The Scale of the Universe in the Classroom
Student-centric learning puts the educator in the role of an ethnographer. In the role of ethnographer, the educator studies the learners – both individually and as a group. The educator can then offer a menu of learning activities based on what is discovered about the learners. Because of technology and the Internet, this menu can be composed some rich and exciting learning delicacies. The learning environment operates in a similar manner as a food cooperative (the ideals of a cooperative, http://en.wikipedia.org/wiki/Rochdale_Principles)
The Size of the Universe
A few years ago, I worked with gifted 3rd through 5th graders in a pull-out program. What I learned about them, as a group, was a general attraction to science and especially, space and space exploration. I also learned that as much as they loved technology (I had a small computer lab and integrated technology into the curriculum) that when given a choice they would choose hands-on activities over technology. So with that in mind, we began our second year together with an activity, The Thousand Yard Model or, The Earth as a Peppercorn.
This is a classic exercise for visualizing just how BIG our Solar System really is. Both the relative size and spacing of the planets are demonstrated in this outdoor exercise, using a mere peppercorn to represent the size of the Earth.
The kids talked about this activity for the entire school year – stating it was one of the best school activities in which they had ever participated.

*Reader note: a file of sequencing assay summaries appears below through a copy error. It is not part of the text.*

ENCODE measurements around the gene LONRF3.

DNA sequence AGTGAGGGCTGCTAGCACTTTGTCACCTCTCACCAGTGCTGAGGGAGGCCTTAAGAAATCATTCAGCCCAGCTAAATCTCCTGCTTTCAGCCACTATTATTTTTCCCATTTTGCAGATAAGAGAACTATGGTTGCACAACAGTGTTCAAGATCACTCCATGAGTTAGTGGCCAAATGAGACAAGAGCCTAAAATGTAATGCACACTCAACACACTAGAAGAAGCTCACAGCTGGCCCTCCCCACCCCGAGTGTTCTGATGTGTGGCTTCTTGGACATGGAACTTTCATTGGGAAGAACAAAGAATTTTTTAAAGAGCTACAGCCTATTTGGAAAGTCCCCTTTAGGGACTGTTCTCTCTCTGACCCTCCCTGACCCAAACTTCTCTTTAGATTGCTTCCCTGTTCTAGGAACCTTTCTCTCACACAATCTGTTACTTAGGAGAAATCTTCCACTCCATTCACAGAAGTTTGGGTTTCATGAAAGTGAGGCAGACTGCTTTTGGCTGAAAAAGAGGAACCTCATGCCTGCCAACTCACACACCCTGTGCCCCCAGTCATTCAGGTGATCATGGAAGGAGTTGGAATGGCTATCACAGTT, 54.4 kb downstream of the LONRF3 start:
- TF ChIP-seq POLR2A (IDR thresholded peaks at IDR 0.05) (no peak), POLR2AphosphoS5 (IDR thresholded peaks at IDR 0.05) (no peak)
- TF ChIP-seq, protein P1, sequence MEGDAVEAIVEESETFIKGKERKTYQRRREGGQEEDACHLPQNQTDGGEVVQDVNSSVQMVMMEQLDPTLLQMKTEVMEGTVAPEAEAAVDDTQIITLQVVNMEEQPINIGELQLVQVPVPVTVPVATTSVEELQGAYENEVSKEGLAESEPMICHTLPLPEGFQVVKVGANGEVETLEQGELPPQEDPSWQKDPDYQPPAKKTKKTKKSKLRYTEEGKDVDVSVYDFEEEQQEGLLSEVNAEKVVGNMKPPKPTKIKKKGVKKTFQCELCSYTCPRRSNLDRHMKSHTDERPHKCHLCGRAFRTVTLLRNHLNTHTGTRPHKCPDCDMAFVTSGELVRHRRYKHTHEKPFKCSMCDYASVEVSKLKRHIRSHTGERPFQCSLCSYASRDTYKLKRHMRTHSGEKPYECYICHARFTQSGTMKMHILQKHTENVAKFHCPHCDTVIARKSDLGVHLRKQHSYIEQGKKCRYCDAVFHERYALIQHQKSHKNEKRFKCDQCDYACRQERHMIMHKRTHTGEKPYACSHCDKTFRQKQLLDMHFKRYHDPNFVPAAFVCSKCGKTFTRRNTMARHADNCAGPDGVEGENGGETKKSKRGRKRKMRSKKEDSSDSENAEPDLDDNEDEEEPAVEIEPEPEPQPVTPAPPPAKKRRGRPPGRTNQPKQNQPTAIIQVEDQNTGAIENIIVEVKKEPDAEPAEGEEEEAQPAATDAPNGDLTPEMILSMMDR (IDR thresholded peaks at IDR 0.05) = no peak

Now, with so many related activities online, I would have offered (and can offer future students with similar interests) the following activities as part of this learning menu:
From the smallest possible unit of distance (known as the Planck Length) to the other reaches of space and the universe and everything in between, this amazing tool gives you a small idea of the incredible scale of the universe. Fascinating for any biologist, chemist, physicist, as tronomer, cosmologist, science student or simply anyone who marvels at our insignificance in the grand scale of things.
The Known Universe by AMNH
The Grand scale of the Universe
. . . and for the more artistic and mathematics oriented learners, here is a TED talk:
part of the transcript:
And here is a similar sculpture. That’s the Sun at that end. And then in a series of 55 balls, it reduces, proportionately, each ball and the spaces between them, reduce proportionately, until they get down to this little Earth. This one is about the Moon. And then the distance to the Earth, in proportion also. This is a little stone ball, floating. As you can see the little tether, that it’s also magnetically levitated.
And then this is the first part of — this is 109 spheres, since the Sun is 109 times the diameter of the Earth. And so this is the size of the Sun. And then each of these little spheres is the size of the Earth in proportion to the Sun. It’s made up of 16 concentric shells.